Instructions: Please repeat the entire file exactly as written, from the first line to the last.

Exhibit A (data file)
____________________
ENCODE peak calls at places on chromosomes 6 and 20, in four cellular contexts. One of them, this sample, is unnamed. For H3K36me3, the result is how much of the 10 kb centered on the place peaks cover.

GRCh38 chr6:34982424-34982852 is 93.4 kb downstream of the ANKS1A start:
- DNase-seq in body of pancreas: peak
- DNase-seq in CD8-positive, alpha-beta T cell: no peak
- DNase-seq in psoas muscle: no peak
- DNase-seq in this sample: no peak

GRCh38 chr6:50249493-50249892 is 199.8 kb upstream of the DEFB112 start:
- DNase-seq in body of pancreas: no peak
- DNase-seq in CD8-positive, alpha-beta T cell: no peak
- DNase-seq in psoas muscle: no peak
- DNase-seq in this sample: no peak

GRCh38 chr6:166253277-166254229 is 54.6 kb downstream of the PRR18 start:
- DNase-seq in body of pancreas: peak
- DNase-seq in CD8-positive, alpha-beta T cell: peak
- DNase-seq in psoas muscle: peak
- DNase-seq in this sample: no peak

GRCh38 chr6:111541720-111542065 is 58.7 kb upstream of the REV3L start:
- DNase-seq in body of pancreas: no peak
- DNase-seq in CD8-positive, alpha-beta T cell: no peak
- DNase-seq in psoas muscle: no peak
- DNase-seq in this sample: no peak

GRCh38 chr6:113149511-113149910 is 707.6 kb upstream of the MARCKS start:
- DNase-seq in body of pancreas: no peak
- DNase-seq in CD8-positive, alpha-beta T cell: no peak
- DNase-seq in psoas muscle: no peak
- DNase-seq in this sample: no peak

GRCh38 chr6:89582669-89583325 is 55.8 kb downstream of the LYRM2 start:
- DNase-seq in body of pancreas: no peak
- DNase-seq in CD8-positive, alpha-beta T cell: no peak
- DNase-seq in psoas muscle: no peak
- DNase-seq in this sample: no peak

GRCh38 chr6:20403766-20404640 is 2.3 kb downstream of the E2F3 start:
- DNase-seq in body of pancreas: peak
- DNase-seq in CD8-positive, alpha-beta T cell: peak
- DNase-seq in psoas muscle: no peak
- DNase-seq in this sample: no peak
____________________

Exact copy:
ENCODE peak calls at places on chromosomes 6 and 20, in four cellular contexts. One of them, this sample, is unnamed. For H3K36me3, the result is how much of the 10 kb centered on the place peaks cover.

GRCh38 chr6:34982424-34982852 is 93.4 kb downstream of the ANKS1A start:
- DNase-seq in body of pancreas: peak
- DNase-seq in CD8-positive, alpha-beta T cell: no peak
- DNase-seq in psoas muscle: no peak
- DNase-seq in this sample: no peak

GRCh38 chr6:50249493-50249892 is 199.8 kb upstream of the DEFB112 start:
- DNase-seq in body of pancreas: no peak
- DNase-seq in CD8-positive, alpha-beta T cell: no peak
- DNase-seq in psoas muscle: no peak
- DNase-seq in this sample: no peak

GRCh38 chr6:166253277-166254229 is 54.6 kb downstream of the PRR18 start:
- DNase-seq in body of pancreas: peak
- DNase-seq in CD8-positive, alpha-beta T cell: peak
- DNase-seq in psoas muscle: peak
- DNase-seq in this sample: no peak

GRCh38 chr6:111541720-111542065 is 58.7 kb upstream of the REV3L start:
- DNase-seq in body of pancreas: no peak
- DNase-seq in CD8-positive, alpha-beta T cell: no peak
- DNase-seq in psoas muscle: no peak
- DNase-seq in this sample: no peak

GRCh38 chr6:113149511-113149910 is 707.6 kb upstream of the MARCKS start:
- DNase-seq in body of pancreas: no peak
- DNase-seq in CD8-positive, alpha-beta T cell: no peak
- DNase-seq in psoas muscle: no peak
- DNase-seq in this sample: no peak

GRCh38 chr6:89582669-89583325 is 55.8 kb downstream of the LYRM2 start:
- DNase-seq in body of pancreas: no peak
- DNase-seq in CD8-positive, alpha-beta T cell: no peak
- DNase-seq in psoas muscle: no peak
- DNase-seq in this sample: no peak

GRCh38 chr6:20403766-20404640 is 2.3 kb downstream of the E2F3 start:
- DNase-seq in body of pancreas: peak
- DNase-seq in CD8-positive, alpha-beta T cell: peak
- DNase-seq in psoas muscle: no peak
- DNase-seq in this sample: no peak